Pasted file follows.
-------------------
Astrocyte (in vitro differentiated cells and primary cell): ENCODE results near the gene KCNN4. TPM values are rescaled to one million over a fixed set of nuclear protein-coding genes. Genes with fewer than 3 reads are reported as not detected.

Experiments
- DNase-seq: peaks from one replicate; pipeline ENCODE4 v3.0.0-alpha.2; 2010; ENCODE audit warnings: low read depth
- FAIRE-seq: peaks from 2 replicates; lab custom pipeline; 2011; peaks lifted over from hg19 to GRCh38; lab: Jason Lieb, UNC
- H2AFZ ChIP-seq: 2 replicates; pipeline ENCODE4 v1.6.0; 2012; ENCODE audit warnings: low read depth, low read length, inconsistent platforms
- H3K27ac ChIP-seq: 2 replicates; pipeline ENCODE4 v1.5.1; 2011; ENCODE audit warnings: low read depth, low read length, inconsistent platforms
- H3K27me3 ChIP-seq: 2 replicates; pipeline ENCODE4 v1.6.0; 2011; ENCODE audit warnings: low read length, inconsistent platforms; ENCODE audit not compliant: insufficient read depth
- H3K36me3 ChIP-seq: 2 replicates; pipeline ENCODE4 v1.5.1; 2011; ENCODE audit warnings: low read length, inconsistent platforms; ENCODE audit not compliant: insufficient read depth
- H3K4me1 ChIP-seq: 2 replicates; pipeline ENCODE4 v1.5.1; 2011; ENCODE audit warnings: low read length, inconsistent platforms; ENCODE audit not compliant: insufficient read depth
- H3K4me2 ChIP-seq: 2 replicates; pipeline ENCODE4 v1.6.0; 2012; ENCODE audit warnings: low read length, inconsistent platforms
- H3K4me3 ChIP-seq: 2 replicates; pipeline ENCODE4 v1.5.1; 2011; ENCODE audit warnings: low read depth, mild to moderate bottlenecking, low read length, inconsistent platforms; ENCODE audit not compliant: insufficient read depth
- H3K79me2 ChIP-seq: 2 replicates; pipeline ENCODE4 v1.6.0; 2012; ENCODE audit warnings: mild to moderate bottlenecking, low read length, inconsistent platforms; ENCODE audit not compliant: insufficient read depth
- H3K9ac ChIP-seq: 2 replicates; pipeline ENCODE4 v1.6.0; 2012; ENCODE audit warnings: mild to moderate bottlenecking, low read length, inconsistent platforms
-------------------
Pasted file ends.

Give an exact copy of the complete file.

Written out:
Astrocyte (in vitro differentiated cells and primary cell): ENCODE results near the gene KCNN4. TPM values are rescaled to one million over a fixed set of nuclear protein-coding genes. Genes with fewer than 3 reads are reported as not detected.

Experiments
- DNase-seq: peaks from one replicate; pipeline ENCODE4 v3.0.0-alpha.2; 2010; ENCODE audit warnings: low read depth
- FAIRE-seq: peaks from 2 replicates; lab custom pipeline; 2011; peaks lifted over from hg19 to GRCh38; lab: Jason Lieb, UNC
- H2AFZ ChIP-seq: 2 replicates; pipeline ENCODE4 v1.6.0; 2012; ENCODE audit warnings: low read depth, low read length, inconsistent platforms
- H3K27ac ChIP-seq: 2 replicates; pipeline ENCODE4 v1.5.1; 2011; ENCODE audit warnings: low read depth, low read length, inconsistent platforms
- H3K27me3 ChIP-seq: 2 replicates; pipeline ENCODE4 v1.6.0; 2011; ENCODE audit warnings: low read length, inconsistent platforms; ENCODE audit not compliant: insufficient read depth
- H3K36me3 ChIP-seq: 2 replicates; pipeline ENCODE4 v1.5.1; 2011; ENCODE audit warnings: low read length, inconsistent platforms; ENCODE audit not compliant: insufficient read depth
- H3K4me1 ChIP-seq: 2 replicates; pipeline ENCODE4 v1.5.1; 2011; ENCODE audit warnings: low read length, inconsistent platforms; ENCODE audit not compliant: insufficient read depth
- H3K4me2 ChIP-seq: 2 replicates; pipeline ENCODE4 v1.6.0; 2012; ENCODE audit warnings: low read length, inconsistent platforms
- H3K4me3 ChIP-seq: 2 replicates; pipeline ENCODE4 v1.5.1; 2011; ENCODE audit warnings: low read depth, mild to moderate bottlenecking, low read length, inconsistent platforms; ENCODE audit not compliant: insufficient read depth
- H3K79me2 ChIP-seq: 2 replicates; pipeline ENCODE4 v1.6.0; 2012; ENCODE audit warnings: mild to moderate bottlenecking, low read length, inconsistent platforms; ENCODE audit not compliant: insufficient read depth
- H3K9ac ChIP-seq: 2 replicates; pipeline ENCODE4 v1.6.0; 2012; ENCODE audit warnings: mild to moderate bottlenecking, low read length, inconsistent platforms